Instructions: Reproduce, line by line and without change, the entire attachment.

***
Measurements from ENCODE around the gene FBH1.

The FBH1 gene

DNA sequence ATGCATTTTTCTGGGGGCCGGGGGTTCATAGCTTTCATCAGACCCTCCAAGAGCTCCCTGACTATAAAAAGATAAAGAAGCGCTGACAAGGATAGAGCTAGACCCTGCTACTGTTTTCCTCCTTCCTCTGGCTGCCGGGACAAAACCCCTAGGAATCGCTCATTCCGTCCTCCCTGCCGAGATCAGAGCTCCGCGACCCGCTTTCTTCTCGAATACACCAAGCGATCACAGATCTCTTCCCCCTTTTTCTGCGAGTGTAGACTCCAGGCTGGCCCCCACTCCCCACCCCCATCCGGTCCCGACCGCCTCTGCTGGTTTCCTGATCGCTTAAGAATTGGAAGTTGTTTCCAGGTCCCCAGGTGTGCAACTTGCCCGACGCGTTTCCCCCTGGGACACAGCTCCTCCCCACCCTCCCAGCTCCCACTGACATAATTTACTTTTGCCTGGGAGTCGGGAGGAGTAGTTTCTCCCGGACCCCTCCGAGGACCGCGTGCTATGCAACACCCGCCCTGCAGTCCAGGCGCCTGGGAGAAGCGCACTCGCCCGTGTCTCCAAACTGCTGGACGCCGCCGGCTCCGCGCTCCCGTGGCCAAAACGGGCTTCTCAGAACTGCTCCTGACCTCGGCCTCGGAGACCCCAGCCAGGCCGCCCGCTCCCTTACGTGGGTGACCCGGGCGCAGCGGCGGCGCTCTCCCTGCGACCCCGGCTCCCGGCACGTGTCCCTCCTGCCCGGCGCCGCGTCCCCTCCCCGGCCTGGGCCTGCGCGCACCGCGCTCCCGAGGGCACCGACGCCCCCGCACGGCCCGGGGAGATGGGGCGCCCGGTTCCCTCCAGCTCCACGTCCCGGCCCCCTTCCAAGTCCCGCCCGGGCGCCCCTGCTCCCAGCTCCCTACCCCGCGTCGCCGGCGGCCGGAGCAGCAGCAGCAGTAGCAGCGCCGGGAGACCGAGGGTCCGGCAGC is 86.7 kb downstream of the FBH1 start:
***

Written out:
Measurements from ENCODE around the gene FBH1.

The FBH1 gene

DNA sequence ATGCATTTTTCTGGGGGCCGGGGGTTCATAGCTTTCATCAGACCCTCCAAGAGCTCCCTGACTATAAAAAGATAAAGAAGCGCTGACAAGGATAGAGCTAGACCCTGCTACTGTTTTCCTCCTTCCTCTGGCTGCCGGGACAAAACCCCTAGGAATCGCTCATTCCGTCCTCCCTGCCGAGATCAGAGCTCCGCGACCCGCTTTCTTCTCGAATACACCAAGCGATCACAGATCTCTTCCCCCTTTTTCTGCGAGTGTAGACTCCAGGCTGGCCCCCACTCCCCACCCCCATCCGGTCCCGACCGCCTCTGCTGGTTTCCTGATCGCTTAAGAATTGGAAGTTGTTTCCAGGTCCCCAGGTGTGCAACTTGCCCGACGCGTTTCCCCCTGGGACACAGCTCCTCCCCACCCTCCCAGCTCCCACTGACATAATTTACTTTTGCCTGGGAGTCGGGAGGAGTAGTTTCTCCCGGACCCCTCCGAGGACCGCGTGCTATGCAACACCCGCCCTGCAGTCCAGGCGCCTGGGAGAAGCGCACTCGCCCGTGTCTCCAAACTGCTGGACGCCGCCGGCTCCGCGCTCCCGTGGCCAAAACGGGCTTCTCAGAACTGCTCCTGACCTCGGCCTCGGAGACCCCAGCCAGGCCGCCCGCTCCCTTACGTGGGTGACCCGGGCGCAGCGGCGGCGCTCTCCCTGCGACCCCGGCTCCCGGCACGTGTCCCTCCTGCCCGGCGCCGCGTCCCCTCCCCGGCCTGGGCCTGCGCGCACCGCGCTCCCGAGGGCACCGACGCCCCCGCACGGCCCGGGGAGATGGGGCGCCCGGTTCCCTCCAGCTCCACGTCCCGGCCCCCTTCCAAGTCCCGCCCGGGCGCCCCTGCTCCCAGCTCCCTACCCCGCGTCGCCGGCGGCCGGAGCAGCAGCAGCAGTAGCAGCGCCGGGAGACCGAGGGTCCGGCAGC is 86.7 kb downstream of the FBH1 start: